Brave new world of Raducanu and Fernandez - GulfToday

Brave new world of Raducanu and Fernandez

Emma Raducanu  3

Emma-Raducanu. File

This is not the first time that two teenagers clashed in a Grand Slam final, bringing fame and glamour and the big money that goes with it. It had happened in 1999 when Switzerland’s Martina Hingis clashed with United States’ Serena Williams, when both were yet teenagers. But in this century, it is for the first time that Emma Raducanu, 18, played out Leylah Fernandez, 19. And the game they played was without too much fuss.

They did not bring the angst of youth the way the Williams sisters did at the end of the last century. Raducanu and Fernandez had their share of hardship and deprivation. But they did not bring any of it into either their game or their attitude, the way Naomi Osaka did in recent months.

They gave the appearance of ordinary teenagers, full of zest and laughter, ready to battle it out for the fun of it. It was a crisp final, where the shots came from both sides with speed and alacrity. But there was no aggression and no expression of it in screams, which we have learned to accept as teen tantrums. Theirs was a power game alright but only as much as their age could bear. They played fine shots, outwitting, and outpacing the other. But it was no more than a simple game where their cross-court shots landed true. What came through was the joy of the game. The determination and grit were there. But the gleam in the eyes was that of simple pleasure of playing the game with all the zeal they are capable of.

Raducanu and Leylah Fernandez

In more ways than one, Raducanu and Fernandez are multi-national and multi-cultural. Raducanu’s father was a Romanian and her mother a Chinese, and they first settled in Canada and then moved on to Britain. So, Raducanu played as a British player though she was not English in the sense it is ordinarily understood. Fernandez’s father is an Ecuadorean footballer and mother a Filipino. And they got their opportunity in Canada, and the father readily acknowledged that Canada opened opportunities which were not there either in Ecuador or in the Philippines.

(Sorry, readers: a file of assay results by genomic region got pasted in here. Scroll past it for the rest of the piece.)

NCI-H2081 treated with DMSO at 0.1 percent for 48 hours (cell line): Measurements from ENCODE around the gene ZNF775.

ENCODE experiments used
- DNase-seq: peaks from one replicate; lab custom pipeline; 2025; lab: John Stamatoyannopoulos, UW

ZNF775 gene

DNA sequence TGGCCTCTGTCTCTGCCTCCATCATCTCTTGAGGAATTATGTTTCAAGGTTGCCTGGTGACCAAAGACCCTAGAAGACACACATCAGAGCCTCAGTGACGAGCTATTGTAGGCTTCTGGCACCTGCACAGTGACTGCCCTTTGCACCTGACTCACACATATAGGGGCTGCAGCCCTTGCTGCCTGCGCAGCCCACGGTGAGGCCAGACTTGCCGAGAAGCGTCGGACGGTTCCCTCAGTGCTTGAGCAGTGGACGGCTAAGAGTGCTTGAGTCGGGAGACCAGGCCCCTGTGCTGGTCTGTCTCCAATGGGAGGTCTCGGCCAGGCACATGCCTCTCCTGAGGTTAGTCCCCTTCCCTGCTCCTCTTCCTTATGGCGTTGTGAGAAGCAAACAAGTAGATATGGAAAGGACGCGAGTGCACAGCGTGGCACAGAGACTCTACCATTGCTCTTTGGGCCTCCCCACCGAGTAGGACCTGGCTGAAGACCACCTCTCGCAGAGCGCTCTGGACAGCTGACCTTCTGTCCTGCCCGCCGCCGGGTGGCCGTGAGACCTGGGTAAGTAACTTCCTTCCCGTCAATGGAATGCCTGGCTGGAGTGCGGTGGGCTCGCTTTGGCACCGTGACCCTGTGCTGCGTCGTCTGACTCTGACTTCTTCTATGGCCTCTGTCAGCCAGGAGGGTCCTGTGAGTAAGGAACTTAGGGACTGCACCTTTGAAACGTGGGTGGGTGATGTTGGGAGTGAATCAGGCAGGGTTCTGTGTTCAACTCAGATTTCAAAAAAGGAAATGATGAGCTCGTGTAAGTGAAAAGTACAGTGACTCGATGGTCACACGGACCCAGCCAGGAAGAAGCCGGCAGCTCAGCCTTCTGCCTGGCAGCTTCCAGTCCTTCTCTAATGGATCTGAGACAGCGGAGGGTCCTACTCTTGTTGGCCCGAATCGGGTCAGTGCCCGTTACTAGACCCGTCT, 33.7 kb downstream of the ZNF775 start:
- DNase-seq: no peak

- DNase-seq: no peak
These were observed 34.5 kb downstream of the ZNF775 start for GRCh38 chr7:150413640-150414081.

The two teenagers can be described as displaced persons in multiple ways. They did not grow up in the countries where their parents belonged. Fernandez was happy when she discovered that there was a huge following for her in the Philippines and the whole country was rooting for her. She was overjoyed but she was not conflicted because she did not feel that there was any clash between her mother’s country, her father’s and that of their adopted country.

Canadian Prime Minister Justin Trudeau rooted for Fernandez as did the Filipinos. It is a wonderfully cosmopolitan world where national identities are acknowledged but those identities come in the way of their freedom to move and live in other countries and play for other countries.

Cultural conservatives will be tempted to call them rootless folk, who had no place to call their own in the old sense of the term. Those questions do not bother Raducanu and Fernandez. They are happy youngsters who love playing tennis. Yes. It is lot of hard work, and as Fernandez described it a day before the final, “blood and tears” as well. Even as political and social strife rages across the world, Raducanu and Fernandez opened the doors of a brave new world that promises hope and joy along with the big money. It is to be hoped that even as they turn into twenty somethings in a couple of years they will retain their joie de vivre that took them to the finals of the US Open Tennis in 2021.

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